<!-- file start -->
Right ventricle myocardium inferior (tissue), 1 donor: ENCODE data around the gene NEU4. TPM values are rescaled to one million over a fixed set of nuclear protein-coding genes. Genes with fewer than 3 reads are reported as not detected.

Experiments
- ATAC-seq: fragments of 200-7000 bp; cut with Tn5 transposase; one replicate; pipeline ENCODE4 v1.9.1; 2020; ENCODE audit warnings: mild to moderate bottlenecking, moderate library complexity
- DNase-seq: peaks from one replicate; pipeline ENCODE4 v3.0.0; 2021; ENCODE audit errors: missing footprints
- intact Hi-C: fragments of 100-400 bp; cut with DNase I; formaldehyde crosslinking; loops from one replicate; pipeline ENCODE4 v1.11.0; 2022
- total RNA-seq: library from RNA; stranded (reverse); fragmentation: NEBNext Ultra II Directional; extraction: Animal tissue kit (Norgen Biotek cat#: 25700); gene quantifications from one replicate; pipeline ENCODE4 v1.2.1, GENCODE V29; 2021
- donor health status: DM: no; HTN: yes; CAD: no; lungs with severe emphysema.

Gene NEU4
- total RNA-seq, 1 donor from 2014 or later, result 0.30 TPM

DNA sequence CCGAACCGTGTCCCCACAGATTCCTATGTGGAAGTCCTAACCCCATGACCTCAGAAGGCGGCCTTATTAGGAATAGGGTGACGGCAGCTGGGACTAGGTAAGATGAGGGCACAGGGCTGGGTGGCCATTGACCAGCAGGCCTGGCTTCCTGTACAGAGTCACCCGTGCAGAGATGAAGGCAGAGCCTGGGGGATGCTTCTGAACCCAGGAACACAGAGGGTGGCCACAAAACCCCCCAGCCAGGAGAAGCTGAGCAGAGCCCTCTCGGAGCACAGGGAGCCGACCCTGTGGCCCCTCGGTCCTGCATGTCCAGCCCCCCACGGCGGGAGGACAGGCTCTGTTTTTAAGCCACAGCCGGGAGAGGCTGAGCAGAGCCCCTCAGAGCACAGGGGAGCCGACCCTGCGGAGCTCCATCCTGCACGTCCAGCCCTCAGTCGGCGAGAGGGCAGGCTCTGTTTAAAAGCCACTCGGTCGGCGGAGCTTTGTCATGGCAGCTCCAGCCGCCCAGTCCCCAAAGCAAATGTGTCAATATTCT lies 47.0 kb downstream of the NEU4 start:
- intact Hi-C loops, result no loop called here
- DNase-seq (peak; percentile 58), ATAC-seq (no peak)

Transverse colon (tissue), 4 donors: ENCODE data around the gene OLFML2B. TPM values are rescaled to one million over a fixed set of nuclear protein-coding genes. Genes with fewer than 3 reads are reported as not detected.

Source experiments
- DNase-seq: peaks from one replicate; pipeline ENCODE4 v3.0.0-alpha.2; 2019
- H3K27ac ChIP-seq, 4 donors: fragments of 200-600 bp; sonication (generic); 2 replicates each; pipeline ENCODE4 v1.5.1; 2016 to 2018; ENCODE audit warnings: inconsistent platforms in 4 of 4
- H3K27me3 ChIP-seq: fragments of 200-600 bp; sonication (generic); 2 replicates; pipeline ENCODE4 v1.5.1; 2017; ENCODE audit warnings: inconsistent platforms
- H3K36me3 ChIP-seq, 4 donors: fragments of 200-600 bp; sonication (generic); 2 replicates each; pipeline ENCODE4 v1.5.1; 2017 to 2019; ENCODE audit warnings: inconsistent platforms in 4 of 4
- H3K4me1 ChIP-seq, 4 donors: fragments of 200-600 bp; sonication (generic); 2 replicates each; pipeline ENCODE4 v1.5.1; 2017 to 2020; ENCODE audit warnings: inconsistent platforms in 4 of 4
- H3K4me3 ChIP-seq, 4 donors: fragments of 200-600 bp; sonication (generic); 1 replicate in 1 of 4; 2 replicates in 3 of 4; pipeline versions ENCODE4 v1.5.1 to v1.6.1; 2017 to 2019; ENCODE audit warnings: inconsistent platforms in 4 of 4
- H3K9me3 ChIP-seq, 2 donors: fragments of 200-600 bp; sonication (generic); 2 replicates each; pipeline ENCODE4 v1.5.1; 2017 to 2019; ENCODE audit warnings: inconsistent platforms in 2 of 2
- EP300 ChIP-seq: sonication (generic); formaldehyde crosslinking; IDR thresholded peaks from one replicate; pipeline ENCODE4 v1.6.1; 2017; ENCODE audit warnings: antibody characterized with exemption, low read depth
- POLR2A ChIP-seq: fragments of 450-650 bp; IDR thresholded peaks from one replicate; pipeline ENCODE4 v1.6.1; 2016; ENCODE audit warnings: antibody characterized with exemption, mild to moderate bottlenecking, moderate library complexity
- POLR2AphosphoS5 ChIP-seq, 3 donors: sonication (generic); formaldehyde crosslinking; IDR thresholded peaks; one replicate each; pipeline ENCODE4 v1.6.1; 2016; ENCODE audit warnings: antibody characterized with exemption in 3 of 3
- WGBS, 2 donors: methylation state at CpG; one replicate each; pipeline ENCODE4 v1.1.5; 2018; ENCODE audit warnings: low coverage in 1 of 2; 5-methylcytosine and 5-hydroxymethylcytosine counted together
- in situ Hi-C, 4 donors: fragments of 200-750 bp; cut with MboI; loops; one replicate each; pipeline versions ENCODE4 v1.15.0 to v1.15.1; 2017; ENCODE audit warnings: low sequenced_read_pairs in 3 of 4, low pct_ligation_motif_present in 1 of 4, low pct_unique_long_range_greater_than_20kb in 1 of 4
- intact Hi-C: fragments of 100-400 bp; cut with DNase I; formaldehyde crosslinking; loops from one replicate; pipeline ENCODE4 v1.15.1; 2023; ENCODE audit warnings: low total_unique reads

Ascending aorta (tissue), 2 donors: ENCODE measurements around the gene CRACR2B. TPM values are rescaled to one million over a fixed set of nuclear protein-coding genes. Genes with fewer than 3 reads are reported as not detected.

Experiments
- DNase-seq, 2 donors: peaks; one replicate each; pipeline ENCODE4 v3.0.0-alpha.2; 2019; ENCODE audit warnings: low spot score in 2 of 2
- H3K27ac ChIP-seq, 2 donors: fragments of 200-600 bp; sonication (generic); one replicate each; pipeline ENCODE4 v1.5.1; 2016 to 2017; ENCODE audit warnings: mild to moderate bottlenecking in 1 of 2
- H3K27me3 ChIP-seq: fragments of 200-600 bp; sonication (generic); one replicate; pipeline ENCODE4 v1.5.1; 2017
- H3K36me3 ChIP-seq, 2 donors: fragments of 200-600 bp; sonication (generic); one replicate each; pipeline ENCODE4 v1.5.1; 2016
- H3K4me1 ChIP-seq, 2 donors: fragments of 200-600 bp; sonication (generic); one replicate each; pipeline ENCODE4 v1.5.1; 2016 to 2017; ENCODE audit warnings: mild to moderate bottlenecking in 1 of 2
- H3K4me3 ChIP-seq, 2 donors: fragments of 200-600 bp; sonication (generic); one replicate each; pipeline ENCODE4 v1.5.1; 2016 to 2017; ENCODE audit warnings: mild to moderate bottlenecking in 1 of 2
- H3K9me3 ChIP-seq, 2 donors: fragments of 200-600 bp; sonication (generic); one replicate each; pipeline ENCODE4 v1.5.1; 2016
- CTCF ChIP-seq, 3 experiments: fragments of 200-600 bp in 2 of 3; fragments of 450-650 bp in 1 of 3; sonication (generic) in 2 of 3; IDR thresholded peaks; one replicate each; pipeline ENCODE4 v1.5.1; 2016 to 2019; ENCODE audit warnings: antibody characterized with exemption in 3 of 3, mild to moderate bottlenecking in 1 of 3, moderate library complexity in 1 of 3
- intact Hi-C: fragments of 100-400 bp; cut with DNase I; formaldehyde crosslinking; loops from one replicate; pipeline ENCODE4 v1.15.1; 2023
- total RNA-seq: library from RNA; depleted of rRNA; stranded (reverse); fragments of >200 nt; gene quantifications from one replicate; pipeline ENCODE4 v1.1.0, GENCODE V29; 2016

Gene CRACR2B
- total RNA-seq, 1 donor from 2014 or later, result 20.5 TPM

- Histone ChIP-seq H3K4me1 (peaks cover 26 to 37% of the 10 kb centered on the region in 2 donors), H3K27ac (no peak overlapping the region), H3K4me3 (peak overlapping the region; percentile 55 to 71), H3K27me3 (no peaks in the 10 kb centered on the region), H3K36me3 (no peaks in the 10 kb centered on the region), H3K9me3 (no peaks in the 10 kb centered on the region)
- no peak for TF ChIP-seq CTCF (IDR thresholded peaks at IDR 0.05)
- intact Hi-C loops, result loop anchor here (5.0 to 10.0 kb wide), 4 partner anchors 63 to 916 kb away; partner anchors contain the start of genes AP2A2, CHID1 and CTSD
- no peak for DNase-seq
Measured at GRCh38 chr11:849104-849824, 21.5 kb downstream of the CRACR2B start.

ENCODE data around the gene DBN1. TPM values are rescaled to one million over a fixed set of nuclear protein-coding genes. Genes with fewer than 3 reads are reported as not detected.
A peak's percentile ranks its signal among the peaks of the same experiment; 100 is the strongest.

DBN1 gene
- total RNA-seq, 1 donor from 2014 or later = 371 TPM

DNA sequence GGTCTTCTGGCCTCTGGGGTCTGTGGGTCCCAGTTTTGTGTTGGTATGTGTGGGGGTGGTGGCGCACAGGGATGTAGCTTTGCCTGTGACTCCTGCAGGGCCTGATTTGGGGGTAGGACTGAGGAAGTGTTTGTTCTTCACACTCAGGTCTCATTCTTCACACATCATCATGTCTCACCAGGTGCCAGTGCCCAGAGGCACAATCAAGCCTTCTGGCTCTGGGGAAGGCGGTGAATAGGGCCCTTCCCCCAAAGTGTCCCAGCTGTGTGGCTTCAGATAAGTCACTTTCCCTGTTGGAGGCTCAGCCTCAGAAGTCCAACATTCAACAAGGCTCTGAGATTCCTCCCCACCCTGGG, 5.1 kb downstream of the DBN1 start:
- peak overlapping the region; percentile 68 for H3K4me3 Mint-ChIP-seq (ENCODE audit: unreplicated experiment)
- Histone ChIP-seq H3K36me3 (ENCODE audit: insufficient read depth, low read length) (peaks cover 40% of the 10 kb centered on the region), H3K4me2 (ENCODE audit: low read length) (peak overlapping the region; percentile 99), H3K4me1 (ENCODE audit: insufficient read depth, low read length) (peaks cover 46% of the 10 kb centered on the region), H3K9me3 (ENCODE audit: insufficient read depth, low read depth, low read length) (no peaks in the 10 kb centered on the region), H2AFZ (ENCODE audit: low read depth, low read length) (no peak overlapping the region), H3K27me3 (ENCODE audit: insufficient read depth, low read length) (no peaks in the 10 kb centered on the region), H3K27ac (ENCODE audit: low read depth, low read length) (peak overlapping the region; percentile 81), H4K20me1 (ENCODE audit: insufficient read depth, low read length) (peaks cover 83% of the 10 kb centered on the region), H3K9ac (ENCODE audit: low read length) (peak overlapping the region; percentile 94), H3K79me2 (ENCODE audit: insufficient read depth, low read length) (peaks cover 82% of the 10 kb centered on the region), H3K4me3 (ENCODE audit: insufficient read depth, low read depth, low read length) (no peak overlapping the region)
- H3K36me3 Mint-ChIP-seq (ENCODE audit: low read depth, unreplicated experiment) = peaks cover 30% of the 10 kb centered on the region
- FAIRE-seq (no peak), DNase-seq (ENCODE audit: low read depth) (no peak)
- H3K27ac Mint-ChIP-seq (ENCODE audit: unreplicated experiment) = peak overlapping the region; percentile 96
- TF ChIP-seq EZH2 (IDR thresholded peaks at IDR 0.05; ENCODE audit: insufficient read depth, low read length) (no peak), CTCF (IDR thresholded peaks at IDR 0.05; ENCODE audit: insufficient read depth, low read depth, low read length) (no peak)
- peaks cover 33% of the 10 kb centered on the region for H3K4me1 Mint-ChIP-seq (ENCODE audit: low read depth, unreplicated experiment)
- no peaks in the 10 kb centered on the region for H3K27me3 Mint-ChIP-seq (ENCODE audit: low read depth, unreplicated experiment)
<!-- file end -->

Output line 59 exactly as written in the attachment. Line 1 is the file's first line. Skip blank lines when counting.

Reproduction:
- no peaks in the 10 kb centered on the region for H3K27me3 Mint-ChIP-seq (ENCODE audit: low read depth, unreplicated experiment)